Pentagon budget 2024: Chinese balloon incident prompts last-minute ISR investment

by Carlo Munoz

A Chinese surveillance balloon flies above in Charlotte, North Carolina, in the United States on 4 February 2023. The incursion prompted the US Department of Defense to include USD90 million in last-minute ISR investments in its FY 2024 budget proposal. (Peter Zay/Anadolu Agency via Getty Images)

The fallout from the detection and eventual shoot-down of a Chinese high-altitude intelligence, surveillance, and reconnaissance (ISR) balloon operating in US airspace prompted several last-minute changes in the US Department of Defense (DoD) budget proposal for fiscal year (FY) 2024.

Roughly USD90 million has been requested to finance future initiatives to better prepare US armed forces to protect against similar threats, said US Navy Vice Admiral Sara Joyner during a DoD briefing on the Pentagon's FY 2024 spending proposal, released on 13 March.

“I will tell you today that our sensors are capable of seeing high-altitude balloons and capable of tracking them, but it is a matter [of] tuning and optimising those systems to try and get after all forms of intrusions into our airspace,” said Vice Adm Joyner, who serves as the director of Force Structure, Resources, and Assessment on the Joint Staff.

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Pentagon budget 2024: DoD funds Leader, Manpack radio procurement, tactical network funds remain static

by Carlo Munoz

A forward observer with C Company, 1-508th Parachute Infantry Regiment, 82nd Airborne Division (Air Assault) uses AN/PRC 148 2-channel Leader Radio to transmit position location obtained from the Android Tactical Assault Kit during a live-fire exercise at Camp Atterbury, Indiana, in January 2019. (US Army )

The US Department of Defense (DoD) has called for a funding increase for the two-channel Leader Radio (LR) and the Manpackable (MP) variant of the Single-Channel Data Radio (SCDR), however, largely left coffers funding tactical network technology (TNT) development remain static, according to the department's fiscal year (FY) 2024 budget proposal.

The Pentagon's total request for USD769.4 million to procure LR and MP/SCDRs for five US Army brigade combat teams (BCTs) in FY 2024 is USD104.7 million above the department's FY 2023 request of USD664.7 million for those programmes, according to budget documents released on 13 March. Within that USD769.4 million request, USD765 will be set aside for the procurement effort, while the remaining USD4.3 million will finance ongoing research, development, test, and evaluation (RDT&E) efforts already under way, the documents stated.

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USAF secures IRON network capability to missile fields, installations

by Carlo Munoz

The 341st Missile Security Operations Squadron carry out security drills at a launch facility, near Malmstrom Air Force Base, Montana. (US Air Force)

The US Air Force (USAF) has contracted US information technology company Persistent Systems to provide mobile ad hoc networking (MANET) capability to the service's security forces, tasked with protecting major intercontinental ballistic missile (ICBM) fields and installations in the continental United States (CONUS).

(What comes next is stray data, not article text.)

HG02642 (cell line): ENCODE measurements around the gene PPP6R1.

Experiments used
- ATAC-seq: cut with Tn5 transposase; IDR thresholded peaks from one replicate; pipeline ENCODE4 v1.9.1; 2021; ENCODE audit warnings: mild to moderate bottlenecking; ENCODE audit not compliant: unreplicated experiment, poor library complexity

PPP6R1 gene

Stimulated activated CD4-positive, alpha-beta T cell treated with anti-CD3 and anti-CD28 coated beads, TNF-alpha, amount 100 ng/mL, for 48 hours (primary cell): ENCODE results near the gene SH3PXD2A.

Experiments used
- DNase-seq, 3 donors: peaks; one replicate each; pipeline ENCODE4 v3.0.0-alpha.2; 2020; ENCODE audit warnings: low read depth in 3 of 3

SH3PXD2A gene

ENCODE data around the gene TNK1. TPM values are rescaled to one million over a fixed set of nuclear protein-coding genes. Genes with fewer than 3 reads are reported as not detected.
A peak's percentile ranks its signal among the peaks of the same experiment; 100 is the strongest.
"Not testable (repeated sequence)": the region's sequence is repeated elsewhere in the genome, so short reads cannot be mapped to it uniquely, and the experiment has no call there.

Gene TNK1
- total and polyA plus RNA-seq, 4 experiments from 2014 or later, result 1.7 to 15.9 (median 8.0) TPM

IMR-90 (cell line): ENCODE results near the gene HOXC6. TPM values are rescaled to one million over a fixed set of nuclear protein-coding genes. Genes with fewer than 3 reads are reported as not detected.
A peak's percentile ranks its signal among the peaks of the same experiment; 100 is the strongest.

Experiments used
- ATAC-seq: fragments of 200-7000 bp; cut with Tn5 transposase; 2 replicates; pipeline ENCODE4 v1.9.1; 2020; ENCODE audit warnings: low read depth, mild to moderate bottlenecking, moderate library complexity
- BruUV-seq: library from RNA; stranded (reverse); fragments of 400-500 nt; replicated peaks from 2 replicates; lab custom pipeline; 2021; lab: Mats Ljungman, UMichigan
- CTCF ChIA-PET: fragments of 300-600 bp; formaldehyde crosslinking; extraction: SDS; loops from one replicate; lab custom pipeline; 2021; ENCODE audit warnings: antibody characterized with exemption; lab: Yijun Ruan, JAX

Officials from Air Force Global Strike Command inked a USD75.5 million deal with the company to provide their Infrastructure-based Regional Operation Network (IRON) programme, which will provide MANET connectivity for force protection units at three separate ICBM fields, according to a 1 March company statement. The contract award will support the air service's Regional Operating Picture (ROP) programme, according to the statement.

The 341st Missile Wing at Malmstrom Air Force Base (AFB) in Montana, the 90th Missile Wing at Francis Emroy (FE) Warren AFB in Wyoming, and the 91st Missile Wing at Minot AFB, North Dakota, will be the first installations to be networked with the new IRON programme.

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Control system: Indian firm delivers C2 capability to armed forces

by Oishee Majumdar

A conceptual image that Grene Robotics says shows the layers of protection Indrajaal can offer to defend critical infrastructure from low RCS threats. (Grene Robotics)

Hyderabad-based Grene Robotics has developed a command-and-control (C2) system that it says leverages artificial intelligence (AI) to co-ordinate with military systems, supporting faster decision-making on the battlefield.

Several versions of the C2 system have been delivered to the Indian military, and have been used to support the development of a counter-unmanned aircraft system (C-UAS) named Indrajaal.

Wing Commander (retd) MVN Sai, director of emerging technologies at Grene Robotics, told Janes that Indrajaal manages a network of subsystems to detect and counter low radar cross-section (RCS) aerial threats including medium-altitude and high-altitude long-endurance (MALE and HALE) unmanned aerial vehicles (UAVs), loitering munitions, UAV swarms, as well as guided munitions with a range of 40–60 km.

Sai said the company envisages the operation of one Indrajaal C-UAS system defending an area of around 4,000 km² “instead of deploying nearly 20 separate C-UASs to do the same”. Such an area could include military bases or critical infrastructure.

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